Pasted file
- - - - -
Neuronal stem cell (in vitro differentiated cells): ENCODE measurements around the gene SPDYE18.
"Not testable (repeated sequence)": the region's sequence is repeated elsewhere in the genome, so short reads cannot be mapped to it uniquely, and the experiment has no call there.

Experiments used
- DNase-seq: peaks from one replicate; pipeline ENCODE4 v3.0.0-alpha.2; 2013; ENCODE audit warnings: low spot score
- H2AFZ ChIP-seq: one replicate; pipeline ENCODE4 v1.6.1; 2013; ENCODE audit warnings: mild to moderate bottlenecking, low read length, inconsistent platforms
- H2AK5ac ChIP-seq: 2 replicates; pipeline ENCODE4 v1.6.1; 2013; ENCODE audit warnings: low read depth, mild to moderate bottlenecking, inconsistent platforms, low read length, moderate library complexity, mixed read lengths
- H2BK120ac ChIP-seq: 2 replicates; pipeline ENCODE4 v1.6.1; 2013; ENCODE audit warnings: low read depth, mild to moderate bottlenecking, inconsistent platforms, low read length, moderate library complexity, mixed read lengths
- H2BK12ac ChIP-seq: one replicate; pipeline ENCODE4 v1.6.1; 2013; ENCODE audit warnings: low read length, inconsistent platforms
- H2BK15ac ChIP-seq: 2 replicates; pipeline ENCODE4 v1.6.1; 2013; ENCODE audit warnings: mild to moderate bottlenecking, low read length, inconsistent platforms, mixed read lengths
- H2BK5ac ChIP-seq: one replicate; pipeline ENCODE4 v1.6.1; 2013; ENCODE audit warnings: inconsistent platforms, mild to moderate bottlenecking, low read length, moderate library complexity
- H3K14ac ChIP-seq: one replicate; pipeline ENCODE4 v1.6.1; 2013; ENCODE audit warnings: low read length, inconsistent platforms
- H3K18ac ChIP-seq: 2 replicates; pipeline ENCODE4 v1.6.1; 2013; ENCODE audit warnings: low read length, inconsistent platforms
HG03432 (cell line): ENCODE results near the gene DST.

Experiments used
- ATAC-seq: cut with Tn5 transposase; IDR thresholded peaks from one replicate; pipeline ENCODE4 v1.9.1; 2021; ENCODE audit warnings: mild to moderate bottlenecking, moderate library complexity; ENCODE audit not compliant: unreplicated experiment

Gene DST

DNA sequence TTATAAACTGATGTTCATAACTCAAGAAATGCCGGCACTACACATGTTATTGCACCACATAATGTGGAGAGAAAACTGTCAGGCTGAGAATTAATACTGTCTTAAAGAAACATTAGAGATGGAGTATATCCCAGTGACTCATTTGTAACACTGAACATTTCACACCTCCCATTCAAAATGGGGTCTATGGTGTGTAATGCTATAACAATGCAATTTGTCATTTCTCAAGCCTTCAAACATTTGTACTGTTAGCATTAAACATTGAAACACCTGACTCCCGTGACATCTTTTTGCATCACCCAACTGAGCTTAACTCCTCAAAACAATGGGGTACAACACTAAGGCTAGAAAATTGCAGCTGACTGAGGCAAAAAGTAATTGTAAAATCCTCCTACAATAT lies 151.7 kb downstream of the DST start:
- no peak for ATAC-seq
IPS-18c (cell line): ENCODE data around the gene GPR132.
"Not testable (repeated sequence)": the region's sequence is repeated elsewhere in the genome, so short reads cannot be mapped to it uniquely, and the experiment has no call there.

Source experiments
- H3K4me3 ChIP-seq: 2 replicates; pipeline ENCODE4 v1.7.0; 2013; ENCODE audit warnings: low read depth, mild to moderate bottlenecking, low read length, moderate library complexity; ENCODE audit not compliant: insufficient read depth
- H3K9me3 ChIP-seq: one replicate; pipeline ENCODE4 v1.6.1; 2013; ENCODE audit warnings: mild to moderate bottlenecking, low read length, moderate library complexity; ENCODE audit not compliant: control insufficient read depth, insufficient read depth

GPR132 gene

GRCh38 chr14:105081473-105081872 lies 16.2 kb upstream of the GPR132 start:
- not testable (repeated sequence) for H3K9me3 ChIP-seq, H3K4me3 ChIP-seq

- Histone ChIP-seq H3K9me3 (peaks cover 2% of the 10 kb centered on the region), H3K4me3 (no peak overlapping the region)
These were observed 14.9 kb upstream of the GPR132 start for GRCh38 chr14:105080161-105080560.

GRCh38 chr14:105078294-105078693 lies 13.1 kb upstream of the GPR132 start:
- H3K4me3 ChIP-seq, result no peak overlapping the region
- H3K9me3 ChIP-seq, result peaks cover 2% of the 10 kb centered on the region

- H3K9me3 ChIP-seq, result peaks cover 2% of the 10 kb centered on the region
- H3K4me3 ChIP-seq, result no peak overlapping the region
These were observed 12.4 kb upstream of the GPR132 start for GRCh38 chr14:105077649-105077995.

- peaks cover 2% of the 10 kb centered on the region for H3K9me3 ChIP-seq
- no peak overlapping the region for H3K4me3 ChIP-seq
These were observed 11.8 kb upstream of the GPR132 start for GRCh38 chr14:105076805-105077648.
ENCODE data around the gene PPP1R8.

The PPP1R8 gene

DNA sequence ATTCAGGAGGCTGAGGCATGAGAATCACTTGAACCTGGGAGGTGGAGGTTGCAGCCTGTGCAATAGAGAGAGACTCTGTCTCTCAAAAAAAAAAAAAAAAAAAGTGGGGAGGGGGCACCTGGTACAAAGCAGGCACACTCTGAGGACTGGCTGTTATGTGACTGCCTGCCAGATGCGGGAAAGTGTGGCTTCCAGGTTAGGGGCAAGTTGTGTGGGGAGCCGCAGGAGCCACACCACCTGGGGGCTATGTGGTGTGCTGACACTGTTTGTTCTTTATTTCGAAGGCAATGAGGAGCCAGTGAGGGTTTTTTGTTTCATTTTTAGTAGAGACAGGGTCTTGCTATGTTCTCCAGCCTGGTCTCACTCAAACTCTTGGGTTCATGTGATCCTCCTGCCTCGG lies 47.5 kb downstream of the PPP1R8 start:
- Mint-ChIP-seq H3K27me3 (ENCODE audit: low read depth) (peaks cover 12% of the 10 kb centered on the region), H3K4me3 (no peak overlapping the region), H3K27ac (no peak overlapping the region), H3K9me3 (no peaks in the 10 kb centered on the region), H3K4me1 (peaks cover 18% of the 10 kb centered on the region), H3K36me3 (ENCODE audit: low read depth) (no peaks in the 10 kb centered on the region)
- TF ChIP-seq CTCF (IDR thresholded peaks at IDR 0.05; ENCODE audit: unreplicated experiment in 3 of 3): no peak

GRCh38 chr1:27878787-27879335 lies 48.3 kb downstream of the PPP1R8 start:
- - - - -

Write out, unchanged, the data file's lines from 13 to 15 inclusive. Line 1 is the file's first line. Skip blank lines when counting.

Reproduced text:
HG03432 (cell line): ENCODE results near the gene DST.

Experiments used
- ATAC-seq: cut with Tn5 transposase; IDR thresholded peaks from one replicate; pipeline ENCODE4 v1.9.1; 2021; ENCODE audit warnings: mild to moderate bottlenecking, moderate library complexity; ENCODE audit not compliant: unreplicated experiment